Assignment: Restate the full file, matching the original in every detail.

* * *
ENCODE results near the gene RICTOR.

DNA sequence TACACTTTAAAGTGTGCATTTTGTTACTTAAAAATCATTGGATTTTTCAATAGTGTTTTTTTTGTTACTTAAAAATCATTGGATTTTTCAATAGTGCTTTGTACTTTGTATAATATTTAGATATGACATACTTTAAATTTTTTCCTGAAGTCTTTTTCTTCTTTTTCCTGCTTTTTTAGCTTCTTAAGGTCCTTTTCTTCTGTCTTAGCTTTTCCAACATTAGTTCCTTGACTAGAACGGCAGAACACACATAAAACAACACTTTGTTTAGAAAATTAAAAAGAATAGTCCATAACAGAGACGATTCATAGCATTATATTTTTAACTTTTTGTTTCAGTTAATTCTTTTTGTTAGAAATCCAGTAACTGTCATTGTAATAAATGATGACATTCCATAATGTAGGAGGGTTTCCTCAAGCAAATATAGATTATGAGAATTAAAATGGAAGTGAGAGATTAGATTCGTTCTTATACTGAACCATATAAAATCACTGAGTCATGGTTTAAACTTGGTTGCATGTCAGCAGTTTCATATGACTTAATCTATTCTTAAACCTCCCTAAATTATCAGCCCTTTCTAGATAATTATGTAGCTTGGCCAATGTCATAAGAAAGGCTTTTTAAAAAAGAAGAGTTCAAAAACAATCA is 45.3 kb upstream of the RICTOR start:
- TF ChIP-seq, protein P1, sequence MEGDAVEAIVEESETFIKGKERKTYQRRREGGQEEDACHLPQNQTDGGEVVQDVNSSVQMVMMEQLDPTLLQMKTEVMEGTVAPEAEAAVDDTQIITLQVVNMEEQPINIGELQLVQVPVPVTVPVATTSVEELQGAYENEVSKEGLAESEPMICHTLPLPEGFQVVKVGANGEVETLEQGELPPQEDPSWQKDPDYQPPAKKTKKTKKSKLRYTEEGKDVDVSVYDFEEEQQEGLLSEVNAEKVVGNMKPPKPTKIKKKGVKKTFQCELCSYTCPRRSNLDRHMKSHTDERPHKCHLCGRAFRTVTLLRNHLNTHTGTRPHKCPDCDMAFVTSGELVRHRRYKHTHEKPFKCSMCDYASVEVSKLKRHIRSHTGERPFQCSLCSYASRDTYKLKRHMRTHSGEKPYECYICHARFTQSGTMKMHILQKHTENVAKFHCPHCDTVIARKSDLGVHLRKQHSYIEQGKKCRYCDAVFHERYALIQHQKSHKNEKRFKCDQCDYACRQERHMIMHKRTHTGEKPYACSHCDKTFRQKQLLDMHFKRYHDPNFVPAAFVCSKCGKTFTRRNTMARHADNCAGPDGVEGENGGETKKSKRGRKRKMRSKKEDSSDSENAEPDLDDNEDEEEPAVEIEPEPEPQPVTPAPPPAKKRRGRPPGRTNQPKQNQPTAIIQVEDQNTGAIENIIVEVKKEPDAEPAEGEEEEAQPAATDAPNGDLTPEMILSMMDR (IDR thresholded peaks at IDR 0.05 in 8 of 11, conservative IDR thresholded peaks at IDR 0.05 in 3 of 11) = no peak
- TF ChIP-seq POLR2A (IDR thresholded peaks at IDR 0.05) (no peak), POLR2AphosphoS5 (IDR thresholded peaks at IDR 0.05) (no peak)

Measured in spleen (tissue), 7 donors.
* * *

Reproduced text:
ENCODE results near the gene RICTOR.

DNA sequence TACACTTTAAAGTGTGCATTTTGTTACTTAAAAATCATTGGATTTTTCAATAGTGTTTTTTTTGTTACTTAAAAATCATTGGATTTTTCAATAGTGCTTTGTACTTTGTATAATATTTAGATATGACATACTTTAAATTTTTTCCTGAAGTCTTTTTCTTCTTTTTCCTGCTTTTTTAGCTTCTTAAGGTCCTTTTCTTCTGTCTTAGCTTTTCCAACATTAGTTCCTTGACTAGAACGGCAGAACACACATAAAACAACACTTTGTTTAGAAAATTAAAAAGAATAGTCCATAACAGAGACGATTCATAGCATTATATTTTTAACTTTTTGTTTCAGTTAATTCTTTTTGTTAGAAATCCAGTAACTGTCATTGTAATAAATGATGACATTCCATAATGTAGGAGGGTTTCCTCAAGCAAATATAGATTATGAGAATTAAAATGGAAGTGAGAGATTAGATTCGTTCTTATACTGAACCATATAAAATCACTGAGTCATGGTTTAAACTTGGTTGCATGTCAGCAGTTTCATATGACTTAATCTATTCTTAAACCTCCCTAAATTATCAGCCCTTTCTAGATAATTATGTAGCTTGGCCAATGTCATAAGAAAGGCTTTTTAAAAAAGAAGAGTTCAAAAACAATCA is 45.3 kb upstream of the RICTOR start:
- TF ChIP-seq, protein P1, sequence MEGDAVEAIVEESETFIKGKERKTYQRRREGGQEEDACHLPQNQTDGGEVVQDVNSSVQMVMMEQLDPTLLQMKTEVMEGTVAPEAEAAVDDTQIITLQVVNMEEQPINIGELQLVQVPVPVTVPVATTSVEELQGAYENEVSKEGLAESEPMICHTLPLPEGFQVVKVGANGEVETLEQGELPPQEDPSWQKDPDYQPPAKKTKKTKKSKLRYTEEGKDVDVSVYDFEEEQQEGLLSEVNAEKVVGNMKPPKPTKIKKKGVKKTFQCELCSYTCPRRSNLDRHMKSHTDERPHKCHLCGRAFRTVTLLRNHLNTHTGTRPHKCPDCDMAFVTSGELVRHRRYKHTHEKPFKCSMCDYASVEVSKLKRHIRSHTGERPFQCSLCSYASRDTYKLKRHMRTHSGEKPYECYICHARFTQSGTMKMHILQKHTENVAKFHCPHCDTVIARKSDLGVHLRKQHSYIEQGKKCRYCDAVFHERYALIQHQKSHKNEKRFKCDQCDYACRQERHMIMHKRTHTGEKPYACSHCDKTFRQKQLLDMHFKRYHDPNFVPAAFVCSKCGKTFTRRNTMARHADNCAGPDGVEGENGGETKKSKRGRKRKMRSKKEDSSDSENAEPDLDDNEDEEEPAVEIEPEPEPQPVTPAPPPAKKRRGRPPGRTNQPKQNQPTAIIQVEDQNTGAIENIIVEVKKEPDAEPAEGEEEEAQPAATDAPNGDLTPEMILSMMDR (IDR thresholded peaks at IDR 0.05 in 8 of 11, conservative IDR thresholded peaks at IDR 0.05 in 3 of 11) = no peak
- TF ChIP-seq POLR2A (IDR thresholded peaks at IDR 0.05) (no peak), POLR2AphosphoS5 (IDR thresholded peaks at IDR 0.05) (no peak)

Measured in spleen (tissue), 7 donors.